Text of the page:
[rescue] Oracle kills Solaris
Andrew M Hoerter
amh at pobox.com
Wed Sep 6 19:18:57 CDT 2017
On 9/6/17 19:29, Phil Stracchino wrote:
> On 09/06/17 19:20, Jonathan Patschke wrote:
>> They were thinking, "Barring a hardware failure, We do not want the user
>> to be able to accidentally lose data; in the service of this, nearly any
>> inconvenience is permissible."
> Which is not an area in which MyISAM can claim any laurels...
> To be fair to MyISAM, one of its principal design constraints was that
> it needed to work *acceptably well* on a small server shared with other
> applications, at a time when a _large_ server was one that might have an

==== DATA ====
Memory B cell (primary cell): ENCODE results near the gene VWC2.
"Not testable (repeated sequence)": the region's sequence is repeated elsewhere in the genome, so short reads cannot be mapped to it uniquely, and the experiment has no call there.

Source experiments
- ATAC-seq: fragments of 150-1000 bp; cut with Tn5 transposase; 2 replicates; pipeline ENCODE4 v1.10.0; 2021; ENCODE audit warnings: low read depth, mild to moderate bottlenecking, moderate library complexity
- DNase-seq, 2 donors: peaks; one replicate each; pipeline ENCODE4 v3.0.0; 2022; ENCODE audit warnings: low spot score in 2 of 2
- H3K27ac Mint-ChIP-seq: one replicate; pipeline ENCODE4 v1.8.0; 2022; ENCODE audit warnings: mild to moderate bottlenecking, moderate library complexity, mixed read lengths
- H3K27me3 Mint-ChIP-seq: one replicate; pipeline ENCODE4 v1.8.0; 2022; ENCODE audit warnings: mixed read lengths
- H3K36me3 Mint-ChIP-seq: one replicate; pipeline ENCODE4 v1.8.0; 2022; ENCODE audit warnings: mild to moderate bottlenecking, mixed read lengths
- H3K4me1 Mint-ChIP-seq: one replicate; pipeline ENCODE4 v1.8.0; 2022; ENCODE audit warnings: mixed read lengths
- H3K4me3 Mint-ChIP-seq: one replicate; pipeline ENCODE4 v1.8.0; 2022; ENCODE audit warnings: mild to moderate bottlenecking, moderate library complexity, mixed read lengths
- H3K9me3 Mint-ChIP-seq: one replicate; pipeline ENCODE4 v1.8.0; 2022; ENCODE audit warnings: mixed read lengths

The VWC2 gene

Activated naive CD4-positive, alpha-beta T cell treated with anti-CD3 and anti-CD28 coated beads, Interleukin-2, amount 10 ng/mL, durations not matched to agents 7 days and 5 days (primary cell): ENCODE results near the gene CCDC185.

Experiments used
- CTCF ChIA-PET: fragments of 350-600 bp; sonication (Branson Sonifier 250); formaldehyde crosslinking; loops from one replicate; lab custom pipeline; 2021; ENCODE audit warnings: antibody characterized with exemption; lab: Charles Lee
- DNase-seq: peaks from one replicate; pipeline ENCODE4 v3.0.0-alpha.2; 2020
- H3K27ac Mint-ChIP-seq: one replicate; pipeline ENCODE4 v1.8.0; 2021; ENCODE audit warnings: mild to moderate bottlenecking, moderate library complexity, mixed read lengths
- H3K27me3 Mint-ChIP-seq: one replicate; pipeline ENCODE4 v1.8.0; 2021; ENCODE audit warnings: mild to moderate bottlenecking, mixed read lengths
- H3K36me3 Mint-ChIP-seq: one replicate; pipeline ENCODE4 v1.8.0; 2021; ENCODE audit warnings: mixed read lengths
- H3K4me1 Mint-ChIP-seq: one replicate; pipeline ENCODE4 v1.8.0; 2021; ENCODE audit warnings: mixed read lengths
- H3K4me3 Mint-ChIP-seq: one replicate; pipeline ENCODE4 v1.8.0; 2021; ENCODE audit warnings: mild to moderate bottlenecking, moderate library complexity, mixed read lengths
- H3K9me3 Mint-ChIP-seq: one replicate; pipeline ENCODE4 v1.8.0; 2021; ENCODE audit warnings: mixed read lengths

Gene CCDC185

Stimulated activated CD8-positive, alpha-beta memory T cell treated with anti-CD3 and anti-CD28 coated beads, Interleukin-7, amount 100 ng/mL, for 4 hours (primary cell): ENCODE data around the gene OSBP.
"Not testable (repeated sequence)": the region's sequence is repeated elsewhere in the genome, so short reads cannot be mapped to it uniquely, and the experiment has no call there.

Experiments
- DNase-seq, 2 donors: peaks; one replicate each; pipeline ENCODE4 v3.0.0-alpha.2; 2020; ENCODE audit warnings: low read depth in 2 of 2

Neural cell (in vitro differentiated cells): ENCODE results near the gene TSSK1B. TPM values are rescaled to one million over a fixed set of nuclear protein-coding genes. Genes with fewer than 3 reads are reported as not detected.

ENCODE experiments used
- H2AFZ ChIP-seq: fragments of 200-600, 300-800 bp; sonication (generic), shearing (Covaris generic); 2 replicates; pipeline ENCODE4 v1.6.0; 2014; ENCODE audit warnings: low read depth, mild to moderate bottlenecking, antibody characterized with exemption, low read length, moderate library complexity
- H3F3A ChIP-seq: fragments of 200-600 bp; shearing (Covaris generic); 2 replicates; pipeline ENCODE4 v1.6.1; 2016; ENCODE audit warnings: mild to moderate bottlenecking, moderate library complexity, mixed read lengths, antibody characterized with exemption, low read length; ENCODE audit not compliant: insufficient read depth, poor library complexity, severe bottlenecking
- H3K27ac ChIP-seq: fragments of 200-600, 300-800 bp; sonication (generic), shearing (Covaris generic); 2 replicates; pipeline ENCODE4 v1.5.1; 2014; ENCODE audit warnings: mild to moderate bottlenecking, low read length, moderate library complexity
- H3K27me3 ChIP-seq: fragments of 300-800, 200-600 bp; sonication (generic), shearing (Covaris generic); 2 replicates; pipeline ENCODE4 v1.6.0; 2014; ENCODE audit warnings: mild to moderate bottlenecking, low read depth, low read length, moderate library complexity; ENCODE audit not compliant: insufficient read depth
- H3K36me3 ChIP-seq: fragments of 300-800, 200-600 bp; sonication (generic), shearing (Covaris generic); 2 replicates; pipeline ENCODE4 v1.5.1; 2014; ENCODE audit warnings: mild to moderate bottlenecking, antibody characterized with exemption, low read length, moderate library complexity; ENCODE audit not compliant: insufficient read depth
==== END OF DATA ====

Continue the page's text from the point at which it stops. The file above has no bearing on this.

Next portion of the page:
> entire 32MB of RAM.
To me at least, reliability and "ACIDity" are preconditions for being a
traditional RDBMS, not a design consideration that can be traded off in
favor of something else. Admittedly MySQL has improved over time, but
certain qualities in software (like security) can be very difficult to
retrofit later if you didn't adopt the right philosophy from the very
beginning. See also: Linux containers.
Of course, people with different priorities can make whatever tradeoffs
they want -- but hopefully they're educated about the risks and know
what they're doing. I suspect that's rarely true of people who pick a
database engine based on microbenchmarks.
Also, I'd mention SQLite as an obvious counterexample against needing to
sacrifice reliability for performance or small footprint. Ok, that's a
somewhat unfair comparison when taking into account the relative feature
sets, but I don't think it's *too* far off the mark.
More information about the rescue